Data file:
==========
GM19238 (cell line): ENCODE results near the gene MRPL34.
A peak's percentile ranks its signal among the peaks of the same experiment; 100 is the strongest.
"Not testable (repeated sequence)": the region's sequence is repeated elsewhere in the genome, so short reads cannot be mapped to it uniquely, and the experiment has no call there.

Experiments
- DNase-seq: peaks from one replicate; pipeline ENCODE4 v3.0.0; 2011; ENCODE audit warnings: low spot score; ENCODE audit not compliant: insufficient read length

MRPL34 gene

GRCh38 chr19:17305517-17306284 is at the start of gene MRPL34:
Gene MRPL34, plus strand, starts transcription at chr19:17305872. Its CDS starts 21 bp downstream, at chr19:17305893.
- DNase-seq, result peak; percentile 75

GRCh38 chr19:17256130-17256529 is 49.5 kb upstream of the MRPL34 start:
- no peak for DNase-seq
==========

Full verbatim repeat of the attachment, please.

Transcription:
GM19238 (cell line): ENCODE results near the gene MRPL34.
A peak's percentile ranks its signal among the peaks of the same experiment; 100 is the strongest.
"Not testable (repeated sequence)": the region's sequence is repeated elsewhere in the genome, so short reads cannot be mapped to it uniquely, and the experiment has no call there.

Experiments
- DNase-seq: peaks from one replicate; pipeline ENCODE4 v3.0.0; 2011; ENCODE audit warnings: low spot score; ENCODE audit not compliant: insufficient read length

MRPL34 gene

GRCh38 chr19:17305517-17306284 is at the start of gene MRPL34:
Gene MRPL34, plus strand, starts transcription at chr19:17305872. Its CDS starts 21 bp downstream, at chr19:17305893.
- DNase-seq, result peak; percentile 75

GRCh38 chr19:17256130-17256529 is 49.5 kb upstream of the MRPL34 start:
- no peak for DNase-seq